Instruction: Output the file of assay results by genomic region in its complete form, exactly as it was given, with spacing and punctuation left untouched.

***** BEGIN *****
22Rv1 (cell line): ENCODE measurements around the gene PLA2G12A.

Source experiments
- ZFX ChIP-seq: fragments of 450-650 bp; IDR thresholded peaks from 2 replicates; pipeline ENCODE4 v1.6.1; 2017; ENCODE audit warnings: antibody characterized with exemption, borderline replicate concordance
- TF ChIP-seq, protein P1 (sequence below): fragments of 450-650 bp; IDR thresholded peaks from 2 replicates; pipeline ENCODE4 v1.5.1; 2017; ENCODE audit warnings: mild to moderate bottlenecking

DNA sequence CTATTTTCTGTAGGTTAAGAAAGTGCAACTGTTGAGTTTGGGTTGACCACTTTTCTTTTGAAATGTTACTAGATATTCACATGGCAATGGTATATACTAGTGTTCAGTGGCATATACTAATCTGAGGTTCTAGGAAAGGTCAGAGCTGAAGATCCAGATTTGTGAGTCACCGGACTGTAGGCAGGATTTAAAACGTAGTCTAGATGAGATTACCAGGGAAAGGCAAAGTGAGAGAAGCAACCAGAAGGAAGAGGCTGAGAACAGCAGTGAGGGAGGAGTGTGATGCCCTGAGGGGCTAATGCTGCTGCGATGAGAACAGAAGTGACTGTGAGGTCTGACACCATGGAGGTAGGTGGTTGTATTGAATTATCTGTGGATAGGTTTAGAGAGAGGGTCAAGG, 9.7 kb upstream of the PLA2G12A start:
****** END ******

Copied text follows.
22Rv1 (cell line): ENCODE measurements around the gene PLA2G12A.

Source experiments
- ZFX ChIP-seq: fragments of 450-650 bp; IDR thresholded peaks from 2 replicates; pipeline ENCODE4 v1.6.1; 2017; ENCODE audit warnings: antibody characterized with exemption, borderline replicate concordance
- TF ChIP-seq, protein P1 (sequence below): fragments of 450-650 bp; IDR thresholded peaks from 2 replicates; pipeline ENCODE4 v1.5.1; 2017; ENCODE audit warnings: mild to moderate bottlenecking

DNA sequence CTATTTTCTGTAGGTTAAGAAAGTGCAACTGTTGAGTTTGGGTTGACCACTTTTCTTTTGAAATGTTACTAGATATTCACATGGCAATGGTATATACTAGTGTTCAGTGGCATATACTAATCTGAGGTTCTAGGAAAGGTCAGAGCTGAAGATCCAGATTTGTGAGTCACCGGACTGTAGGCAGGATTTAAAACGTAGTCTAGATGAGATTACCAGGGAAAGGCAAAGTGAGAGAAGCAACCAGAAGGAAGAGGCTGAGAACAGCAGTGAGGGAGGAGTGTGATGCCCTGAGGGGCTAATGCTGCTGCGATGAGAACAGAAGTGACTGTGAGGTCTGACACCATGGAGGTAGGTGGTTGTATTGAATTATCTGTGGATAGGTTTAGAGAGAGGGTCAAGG, 9.7 kb upstream of the PLA2G12A start: